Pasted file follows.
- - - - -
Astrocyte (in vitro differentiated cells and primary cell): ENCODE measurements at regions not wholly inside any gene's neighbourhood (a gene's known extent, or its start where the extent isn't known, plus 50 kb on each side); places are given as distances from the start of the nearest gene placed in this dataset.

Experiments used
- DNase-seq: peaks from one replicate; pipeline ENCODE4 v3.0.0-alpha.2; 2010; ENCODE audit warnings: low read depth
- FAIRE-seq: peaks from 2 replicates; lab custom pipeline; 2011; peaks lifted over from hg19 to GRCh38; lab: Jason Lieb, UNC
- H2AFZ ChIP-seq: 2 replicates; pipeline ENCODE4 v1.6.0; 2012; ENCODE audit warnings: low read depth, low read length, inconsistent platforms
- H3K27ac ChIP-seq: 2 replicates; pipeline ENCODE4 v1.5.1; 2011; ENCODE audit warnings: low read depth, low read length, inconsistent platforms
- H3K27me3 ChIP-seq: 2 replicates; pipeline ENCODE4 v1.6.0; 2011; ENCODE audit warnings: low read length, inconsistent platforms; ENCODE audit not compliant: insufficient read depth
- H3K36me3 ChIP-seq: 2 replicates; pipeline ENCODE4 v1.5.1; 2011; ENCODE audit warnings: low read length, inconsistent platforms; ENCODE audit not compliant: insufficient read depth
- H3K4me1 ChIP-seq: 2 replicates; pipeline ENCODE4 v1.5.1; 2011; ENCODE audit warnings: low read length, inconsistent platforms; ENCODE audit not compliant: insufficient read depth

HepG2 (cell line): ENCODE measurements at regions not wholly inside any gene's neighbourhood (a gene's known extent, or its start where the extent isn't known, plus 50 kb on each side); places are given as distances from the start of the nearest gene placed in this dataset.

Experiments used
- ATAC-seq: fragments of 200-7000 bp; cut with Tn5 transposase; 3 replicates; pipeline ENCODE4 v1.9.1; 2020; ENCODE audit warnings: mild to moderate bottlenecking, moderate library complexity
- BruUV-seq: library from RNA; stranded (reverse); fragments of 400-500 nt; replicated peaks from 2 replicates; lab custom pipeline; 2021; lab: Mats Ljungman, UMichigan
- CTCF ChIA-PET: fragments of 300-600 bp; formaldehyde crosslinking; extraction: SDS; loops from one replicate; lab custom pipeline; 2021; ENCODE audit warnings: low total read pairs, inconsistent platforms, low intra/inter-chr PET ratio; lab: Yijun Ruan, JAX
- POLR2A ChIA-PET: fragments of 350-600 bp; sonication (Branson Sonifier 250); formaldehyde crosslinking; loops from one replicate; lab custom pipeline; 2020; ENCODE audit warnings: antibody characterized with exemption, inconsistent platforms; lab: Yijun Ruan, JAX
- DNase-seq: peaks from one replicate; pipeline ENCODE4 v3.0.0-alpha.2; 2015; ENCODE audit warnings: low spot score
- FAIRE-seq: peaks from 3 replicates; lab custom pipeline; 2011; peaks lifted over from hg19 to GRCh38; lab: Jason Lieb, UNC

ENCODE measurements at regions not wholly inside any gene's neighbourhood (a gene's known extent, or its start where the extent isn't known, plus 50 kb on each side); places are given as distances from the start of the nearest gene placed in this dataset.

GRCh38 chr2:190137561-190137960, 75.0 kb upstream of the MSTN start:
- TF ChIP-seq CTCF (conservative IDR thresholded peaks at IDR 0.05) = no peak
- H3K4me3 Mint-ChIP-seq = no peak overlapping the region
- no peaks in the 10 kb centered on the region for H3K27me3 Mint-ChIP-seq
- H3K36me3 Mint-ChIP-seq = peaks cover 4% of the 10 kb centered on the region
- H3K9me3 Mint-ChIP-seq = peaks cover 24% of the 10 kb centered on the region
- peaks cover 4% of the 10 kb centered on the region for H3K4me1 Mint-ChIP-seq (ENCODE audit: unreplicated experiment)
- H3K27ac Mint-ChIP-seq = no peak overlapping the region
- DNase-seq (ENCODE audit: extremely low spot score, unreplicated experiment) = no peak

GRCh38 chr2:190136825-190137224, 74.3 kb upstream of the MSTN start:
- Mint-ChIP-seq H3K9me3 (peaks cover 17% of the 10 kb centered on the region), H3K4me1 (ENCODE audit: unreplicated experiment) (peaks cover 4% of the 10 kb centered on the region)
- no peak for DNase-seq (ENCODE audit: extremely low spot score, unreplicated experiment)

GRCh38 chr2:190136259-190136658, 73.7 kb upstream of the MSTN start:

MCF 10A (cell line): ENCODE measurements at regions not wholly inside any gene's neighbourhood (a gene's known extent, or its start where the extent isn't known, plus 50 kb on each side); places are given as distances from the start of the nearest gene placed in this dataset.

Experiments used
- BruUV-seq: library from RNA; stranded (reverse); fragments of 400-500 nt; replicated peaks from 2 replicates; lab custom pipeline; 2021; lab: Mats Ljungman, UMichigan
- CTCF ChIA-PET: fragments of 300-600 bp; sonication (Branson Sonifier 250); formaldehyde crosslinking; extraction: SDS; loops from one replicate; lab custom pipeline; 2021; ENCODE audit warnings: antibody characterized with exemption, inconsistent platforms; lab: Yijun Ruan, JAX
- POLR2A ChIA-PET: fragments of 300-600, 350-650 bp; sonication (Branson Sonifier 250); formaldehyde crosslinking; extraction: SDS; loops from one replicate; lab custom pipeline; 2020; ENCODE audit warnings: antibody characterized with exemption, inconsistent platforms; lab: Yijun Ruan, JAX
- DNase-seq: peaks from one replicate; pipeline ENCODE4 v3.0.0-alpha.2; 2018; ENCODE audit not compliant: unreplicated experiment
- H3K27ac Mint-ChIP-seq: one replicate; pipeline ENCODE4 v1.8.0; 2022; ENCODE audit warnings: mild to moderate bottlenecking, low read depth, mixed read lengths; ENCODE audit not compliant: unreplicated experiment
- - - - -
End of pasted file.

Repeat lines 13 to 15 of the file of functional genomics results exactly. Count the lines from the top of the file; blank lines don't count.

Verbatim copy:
- BruUV-seq: library from RNA; stranded (reverse); fragments of 400-500 nt; replicated peaks from 2 replicates; lab custom pipeline; 2021; lab: Mats Ljungman, UMichigan
- CTCF ChIA-PET: fragments of 300-600 bp; formaldehyde crosslinking; extraction: SDS; loops from one replicate; lab custom pipeline; 2021; ENCODE audit warnings: low total read pairs, inconsistent platforms, low intra/inter-chr PET ratio; lab: Yijun Ruan, JAX
- POLR2A ChIA-PET: fragments of 350-600 bp; sonication (Branson Sonifier 250); formaldehyde crosslinking; loops from one replicate; lab custom pipeline; 2020; ENCODE audit warnings: antibody characterized with exemption, inconsistent platforms; lab: Yijun Ruan, JAX